Francesca Webster, director of the Madhatters Theatre Company, a long-established young people’s theater group that puts on summer performances at the Chester Meeting House, recommended Tess for the part. Based on that recommendation and seeing Tess at the Goodspeed, Hubbard cast her as Tiny Tim.

Tess started her acting career at Madhatters, which she joined when she was six years old because her sister Willow, who was two years older, was already involved. Tess has appeared in seven Madhatters productions, among them, Seussical, Shrek, and Little Rascals.

Still, acting wasn’t at the top of her performing list. Tess loves dance, studying a variety of styles among them ballet, tap and jazz at Westbrook Dance Academy and performing regularly at competitions with the school’s dance team. Recently Tess added a style called Acro that combines dance and gymnastic moves.

“It was difficult at first. When I started I couldn’t even do a backbend,” explains Tess, who had dance classes every afternoon until she became part of the cast of Billy Elliot.

Tess’s mother Heather found out about the auditions for Billy Elliot. Tess recalls that when she went to the tryout, a choreographer demonstrated a tap combination for all the young would-be cast members to do. Tess was not happy with her tap performance.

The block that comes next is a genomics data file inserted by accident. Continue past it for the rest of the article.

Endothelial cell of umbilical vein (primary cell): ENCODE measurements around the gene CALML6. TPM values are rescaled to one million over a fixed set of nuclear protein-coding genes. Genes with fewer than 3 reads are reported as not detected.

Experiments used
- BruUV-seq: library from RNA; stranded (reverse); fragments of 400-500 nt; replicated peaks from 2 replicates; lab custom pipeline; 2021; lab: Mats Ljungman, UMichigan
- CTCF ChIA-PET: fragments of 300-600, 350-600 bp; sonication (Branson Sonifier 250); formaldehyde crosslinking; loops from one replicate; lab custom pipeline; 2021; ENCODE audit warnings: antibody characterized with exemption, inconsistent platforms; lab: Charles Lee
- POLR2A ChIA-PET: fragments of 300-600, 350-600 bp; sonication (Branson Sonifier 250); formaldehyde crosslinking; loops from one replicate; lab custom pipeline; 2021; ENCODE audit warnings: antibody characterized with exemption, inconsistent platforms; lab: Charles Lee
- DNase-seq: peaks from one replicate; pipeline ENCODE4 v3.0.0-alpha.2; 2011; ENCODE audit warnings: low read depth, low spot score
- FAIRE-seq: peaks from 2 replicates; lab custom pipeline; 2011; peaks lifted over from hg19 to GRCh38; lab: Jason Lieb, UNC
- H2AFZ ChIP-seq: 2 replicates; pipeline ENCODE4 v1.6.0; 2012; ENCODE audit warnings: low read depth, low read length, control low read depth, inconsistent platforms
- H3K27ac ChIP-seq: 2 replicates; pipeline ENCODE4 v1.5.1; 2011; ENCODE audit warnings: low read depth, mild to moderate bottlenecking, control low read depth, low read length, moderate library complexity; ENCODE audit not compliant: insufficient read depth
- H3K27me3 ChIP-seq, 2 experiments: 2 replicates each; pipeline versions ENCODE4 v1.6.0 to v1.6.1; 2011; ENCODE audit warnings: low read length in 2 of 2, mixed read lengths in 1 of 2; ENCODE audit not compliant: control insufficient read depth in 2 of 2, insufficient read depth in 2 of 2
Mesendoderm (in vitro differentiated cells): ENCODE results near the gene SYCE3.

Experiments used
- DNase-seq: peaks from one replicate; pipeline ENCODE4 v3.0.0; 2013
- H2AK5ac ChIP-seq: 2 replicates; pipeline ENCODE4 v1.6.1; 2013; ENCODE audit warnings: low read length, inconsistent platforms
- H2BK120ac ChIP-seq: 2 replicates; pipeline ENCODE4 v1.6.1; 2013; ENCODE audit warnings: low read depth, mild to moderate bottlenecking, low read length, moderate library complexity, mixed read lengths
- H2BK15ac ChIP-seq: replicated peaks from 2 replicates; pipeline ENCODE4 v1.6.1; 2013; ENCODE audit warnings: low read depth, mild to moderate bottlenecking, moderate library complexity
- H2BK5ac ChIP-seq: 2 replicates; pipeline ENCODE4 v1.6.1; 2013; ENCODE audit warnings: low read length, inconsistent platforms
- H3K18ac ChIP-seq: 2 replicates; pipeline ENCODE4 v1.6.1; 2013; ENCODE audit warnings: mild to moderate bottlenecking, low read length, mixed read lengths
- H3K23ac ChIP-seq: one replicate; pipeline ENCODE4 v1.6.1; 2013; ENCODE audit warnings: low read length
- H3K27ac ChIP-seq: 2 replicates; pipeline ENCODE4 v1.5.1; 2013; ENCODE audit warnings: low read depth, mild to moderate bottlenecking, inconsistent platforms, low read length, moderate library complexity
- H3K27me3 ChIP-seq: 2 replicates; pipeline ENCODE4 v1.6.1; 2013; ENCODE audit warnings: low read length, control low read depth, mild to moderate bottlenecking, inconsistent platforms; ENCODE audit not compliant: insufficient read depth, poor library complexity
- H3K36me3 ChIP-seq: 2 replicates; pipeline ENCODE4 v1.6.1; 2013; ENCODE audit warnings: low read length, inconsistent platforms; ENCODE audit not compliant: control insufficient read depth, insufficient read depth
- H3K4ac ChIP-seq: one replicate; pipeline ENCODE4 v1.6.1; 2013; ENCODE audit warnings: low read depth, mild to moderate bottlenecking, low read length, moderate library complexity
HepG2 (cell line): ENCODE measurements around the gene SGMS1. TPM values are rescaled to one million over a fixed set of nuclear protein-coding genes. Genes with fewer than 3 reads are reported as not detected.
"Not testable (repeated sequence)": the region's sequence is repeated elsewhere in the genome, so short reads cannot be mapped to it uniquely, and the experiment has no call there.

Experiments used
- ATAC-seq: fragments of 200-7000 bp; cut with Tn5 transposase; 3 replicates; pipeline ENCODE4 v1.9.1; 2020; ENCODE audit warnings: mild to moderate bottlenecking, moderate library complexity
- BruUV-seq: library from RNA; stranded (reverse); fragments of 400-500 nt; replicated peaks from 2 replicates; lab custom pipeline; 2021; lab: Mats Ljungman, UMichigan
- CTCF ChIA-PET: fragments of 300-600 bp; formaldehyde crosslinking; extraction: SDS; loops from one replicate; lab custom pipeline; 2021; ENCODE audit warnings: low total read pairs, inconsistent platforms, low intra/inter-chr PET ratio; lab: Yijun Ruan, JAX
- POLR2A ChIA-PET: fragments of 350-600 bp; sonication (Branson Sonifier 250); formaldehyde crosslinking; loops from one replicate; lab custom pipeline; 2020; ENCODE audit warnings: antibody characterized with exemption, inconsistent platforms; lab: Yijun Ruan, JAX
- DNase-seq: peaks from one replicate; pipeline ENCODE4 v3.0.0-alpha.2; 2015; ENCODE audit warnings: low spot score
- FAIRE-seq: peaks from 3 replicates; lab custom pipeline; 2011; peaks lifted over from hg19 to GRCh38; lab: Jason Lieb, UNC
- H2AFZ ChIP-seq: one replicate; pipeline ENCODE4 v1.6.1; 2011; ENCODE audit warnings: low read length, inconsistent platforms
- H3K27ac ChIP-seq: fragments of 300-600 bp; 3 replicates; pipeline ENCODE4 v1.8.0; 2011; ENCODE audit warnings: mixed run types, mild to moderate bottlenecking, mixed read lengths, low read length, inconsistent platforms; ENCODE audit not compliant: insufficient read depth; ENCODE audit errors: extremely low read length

“I thought I had not done so well on the tap. I did better on the ballet, even though I thought that one was going to be harder,” she remembers.

She also had to sing, choosing a song from Seussical, “Alone in the Universe,” and “Naughty” from Matilda, which she had seen on Broadway.

Heather got a call the next day telling her not only that Tess had been chosen for Billy Elliot, but that her daughter had also been selected to understudy in Because of Winn Dixie. Tess went to all rehearsals as understudy, and then attended performances once a week. She could never be more than a half hour away from the theater so there was no travellng to dance competitions and she was always on call. But the call never came. She never appeared in Winn Dixie.

“I wanted to go on just one time,” she admits.

For Billy Elliot, a coach worked with all members of the cast to perfect the accent of the gritty coal-mining region in the north of England where the show takes place. Tess demonstrated to a visitor how she was taught to frown and to open her mouth less to achieve the required accent. Then, at the request of a visitor, she spoke a few lines convincingly in character.